The 2016 debut record from Sam Evian, Premium, was the ideal soundtrack for a sun-drenched ride to the beach, the warm wind in your hair and salt on your skin. It was lush, dreamy pop that would fit snugly on any “roséwave” playlist. But on his follow up You, Forever, Sam Evian (real name Sam Owens) digs his heels in a little deeper, following a darker, more melancholy wave. It’s a record about being in love, but it’s not all light and sweet. Owens gets to the core of his anxieties – loneliness, abandonment, getting older. He spends many songs seeking an escape; a place where he can be at peace, and a partner to get there with.
“I don’t feel alright in society/the twisted world/f*** the guns and mythologies,” he sings on “Country,” a song that finds him questioning the people he’s considered his idols in the changing times. It plays like a road song of a darker shade, its bouncy, driving arrangement a stark contrast with its emotionally conflicted lyrics. On “Next To You,” he finds comfort in a companion amidst the chaos surrounding him. Through hushed, silken harmonies, he sings, “I can’t fight the world’s battles/I don’t have any country/I did but it tore me up/and I don’t know anymore/this life is such a mystery/but I don’t feel so f***ed up as long as I’m next to you.” It is sonically gentle, but a strong statement – it’s not not a protest song. You may find yourself nodding along to this one, especially when he sings, “So many good ones can’t be who they are/So many people are fading away … Together, we’re better off.”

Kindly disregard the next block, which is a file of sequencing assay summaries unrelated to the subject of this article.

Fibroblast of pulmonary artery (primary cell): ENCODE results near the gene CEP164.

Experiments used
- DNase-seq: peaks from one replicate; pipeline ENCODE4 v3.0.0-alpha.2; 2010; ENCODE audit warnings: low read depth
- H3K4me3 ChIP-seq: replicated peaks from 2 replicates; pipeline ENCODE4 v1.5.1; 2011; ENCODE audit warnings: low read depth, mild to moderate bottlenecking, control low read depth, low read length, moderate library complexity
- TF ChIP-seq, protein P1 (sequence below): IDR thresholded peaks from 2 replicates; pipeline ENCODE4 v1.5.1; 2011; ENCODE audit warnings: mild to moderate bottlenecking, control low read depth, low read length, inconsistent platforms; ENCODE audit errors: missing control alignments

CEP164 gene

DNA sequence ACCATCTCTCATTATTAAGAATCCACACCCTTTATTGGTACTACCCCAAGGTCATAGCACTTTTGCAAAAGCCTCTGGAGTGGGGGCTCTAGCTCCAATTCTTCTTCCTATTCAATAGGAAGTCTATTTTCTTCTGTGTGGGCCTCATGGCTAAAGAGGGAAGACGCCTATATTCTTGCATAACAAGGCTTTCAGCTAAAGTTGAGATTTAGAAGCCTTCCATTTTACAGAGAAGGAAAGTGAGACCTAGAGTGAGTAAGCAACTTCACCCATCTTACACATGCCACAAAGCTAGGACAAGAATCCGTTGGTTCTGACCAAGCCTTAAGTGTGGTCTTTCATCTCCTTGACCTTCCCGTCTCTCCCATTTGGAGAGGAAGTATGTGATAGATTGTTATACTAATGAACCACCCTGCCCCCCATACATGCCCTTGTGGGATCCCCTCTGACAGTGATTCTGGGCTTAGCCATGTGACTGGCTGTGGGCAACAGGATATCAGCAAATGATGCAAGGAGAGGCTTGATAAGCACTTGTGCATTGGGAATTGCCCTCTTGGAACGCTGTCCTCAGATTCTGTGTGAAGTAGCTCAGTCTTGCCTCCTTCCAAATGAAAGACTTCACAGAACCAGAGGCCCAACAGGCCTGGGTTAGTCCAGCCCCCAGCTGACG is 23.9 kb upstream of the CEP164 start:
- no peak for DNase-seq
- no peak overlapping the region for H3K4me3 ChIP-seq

Other standouts include the '60s-vein pop rock gems “IDGAF” and “Where Did You Go?”, and the percussion-heavy groove “Health Machine.” You, Forever is just as sleek and polished as anything we’ve heard from Sam Evian, but it feels like it came from a more organic place within him, likely following some heavy soul searching and time on the road. It’s a journey of an album and we’ll happily hitch a ride.